Directed By: Matthew Vaughn
Written By: Matthew Vaughn & Karl Gajdusek
Based on the Comic-Book “THE SECRET SERVICE” By: Mark Millar & Dave Gibbons
Cinematography: Ben Davis
Editor: Rob Hall & Jason Ballantine
Cast: Ralph Fiennes, Djimon Hounsou, Harris Dickinson, Gemma Arterton, Matthew Goode, Rhys Ifans, Charles Dance, Daniel Bruno, Alexandra Maria Land, Valerie Pacher
In the early years of the 20th century, the Kingsman agency is formed to stand against a cabal plotting a war to wipe out millions.
The third in what can be seen as a franchise or at least a trilogy.
This one is a prequel that shows the origins of THE KING’S MEN before they became a bit corrupt and needed to be sorted out.
I will be honest I wasn’t expecting much from this film. It looked like they were trying to beat a dead horse with this series and felt like they might have been going in the wrong direction to prolong it. I have to eat my words because the film ended up being exciting and surprising in how enjoyable it is.
Like the previous films. It is silly plot-wise and the dialogue has a lot of grandstanding. Though it comes across as more well-mannered and tight Than the other films which were more dark-humored and verbose. This one feels a little more grown-up, but not without its own sense of humor.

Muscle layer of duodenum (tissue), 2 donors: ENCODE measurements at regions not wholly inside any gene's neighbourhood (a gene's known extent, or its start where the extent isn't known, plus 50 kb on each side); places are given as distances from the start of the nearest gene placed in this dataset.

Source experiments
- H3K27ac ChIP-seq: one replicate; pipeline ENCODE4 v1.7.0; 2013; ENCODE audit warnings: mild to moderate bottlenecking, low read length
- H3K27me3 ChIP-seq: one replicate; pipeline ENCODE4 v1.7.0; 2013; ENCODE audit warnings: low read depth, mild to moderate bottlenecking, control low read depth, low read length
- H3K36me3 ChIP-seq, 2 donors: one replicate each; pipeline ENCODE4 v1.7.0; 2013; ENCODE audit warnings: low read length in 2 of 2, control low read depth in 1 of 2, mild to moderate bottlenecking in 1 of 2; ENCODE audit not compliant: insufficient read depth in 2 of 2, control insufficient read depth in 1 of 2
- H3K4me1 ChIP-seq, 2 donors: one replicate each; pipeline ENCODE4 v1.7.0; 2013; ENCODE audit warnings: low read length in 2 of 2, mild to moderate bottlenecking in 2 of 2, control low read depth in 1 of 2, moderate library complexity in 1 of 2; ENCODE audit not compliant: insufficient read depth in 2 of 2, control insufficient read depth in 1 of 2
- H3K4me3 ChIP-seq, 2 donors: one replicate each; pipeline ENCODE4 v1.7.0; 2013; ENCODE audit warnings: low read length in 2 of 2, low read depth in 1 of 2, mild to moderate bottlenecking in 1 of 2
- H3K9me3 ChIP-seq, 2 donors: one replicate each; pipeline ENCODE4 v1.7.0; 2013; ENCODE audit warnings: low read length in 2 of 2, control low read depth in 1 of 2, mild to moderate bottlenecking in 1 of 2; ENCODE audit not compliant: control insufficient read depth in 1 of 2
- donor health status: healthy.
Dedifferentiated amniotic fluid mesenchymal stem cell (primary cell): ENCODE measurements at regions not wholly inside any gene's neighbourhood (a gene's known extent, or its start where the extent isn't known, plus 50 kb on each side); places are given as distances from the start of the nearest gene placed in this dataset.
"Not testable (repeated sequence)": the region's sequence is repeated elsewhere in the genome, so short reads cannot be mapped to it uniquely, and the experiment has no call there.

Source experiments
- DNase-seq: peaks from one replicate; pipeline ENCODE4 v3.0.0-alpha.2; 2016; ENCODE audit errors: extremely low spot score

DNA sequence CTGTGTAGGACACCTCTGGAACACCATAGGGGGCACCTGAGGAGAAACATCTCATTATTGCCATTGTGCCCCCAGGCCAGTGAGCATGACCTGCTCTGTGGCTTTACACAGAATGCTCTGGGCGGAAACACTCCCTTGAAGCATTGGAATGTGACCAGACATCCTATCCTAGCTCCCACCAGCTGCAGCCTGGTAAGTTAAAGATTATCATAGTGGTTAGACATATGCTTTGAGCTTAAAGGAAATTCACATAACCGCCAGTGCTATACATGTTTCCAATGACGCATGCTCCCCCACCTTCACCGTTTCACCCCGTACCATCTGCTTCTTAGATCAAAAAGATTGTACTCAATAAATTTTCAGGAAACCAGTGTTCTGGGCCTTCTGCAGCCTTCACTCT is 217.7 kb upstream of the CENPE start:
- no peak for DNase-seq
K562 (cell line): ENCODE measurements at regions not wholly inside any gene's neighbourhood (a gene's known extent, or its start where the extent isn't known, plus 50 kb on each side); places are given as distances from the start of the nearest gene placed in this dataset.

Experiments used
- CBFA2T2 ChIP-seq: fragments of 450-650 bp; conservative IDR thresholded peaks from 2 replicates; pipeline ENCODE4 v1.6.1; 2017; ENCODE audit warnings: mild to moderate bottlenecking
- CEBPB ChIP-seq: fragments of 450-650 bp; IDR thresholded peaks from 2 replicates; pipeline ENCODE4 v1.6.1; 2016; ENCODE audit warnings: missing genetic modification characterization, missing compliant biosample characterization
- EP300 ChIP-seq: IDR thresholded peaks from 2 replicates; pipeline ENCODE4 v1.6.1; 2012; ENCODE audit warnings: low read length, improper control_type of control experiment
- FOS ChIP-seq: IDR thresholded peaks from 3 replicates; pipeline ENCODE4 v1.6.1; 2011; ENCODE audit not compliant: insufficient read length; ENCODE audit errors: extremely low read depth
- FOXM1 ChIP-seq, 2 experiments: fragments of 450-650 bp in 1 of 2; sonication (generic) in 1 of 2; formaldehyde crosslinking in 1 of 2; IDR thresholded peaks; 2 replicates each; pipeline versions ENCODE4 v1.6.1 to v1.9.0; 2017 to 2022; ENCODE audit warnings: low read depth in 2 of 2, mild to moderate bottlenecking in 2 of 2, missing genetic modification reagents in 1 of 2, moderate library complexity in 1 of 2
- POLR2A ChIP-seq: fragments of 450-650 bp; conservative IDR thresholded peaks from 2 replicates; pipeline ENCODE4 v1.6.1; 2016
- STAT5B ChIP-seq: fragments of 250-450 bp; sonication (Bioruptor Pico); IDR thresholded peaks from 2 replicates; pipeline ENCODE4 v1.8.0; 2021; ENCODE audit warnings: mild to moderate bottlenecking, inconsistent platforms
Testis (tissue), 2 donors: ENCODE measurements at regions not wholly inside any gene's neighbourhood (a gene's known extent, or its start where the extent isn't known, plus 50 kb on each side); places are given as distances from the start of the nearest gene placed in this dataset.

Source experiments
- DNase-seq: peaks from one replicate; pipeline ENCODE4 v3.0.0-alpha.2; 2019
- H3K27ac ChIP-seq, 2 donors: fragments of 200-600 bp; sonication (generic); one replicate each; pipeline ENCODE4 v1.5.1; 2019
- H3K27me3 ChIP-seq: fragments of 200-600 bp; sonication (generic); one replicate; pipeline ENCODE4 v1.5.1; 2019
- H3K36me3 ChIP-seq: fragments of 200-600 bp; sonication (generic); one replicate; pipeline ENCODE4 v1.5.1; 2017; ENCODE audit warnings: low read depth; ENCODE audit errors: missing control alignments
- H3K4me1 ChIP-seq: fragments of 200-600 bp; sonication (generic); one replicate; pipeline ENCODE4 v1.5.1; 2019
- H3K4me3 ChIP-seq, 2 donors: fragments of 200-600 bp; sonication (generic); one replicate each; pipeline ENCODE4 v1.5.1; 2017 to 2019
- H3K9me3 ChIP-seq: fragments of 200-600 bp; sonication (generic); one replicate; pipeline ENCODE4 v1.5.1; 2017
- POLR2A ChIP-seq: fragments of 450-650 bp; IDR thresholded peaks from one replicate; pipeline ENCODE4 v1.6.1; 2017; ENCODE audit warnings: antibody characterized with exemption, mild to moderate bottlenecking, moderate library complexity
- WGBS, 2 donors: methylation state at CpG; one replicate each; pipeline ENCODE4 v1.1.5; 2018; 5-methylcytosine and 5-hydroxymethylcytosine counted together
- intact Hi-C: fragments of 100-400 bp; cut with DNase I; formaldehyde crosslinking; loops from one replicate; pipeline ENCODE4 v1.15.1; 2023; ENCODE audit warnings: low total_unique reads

Which is not only one of the film’s strengths but also the franchise.
The film is a period piece that touches on many historical figures and actions. It also has a lot of fun with them. Using them to set the background up.
The action sequences are impressive. Some are quite admirable, especially the Rasputin battle.
The film also manages to still offer up surprises in a franchise partly built on them.
Nice to see dramatic actor Ralph Fiennes in a more action-oriented role, but lets him also act. Though he also has a role in the latest James Bond films also. Here he is center stage.
Djimon Honsou glad to see him also even if given the usual thankless role as more a dangerous sidekick or mentor to characters. Not only in this film but he played a similar role in the last CHARLIE’S ANGELS reboot, but at least here he has more to do and is in mroe do the film.
This film feels more like a guilty pleasure, though an inventive way to keep the franchise going and offer up a new origin story of sorts. That opens up the history of the franchise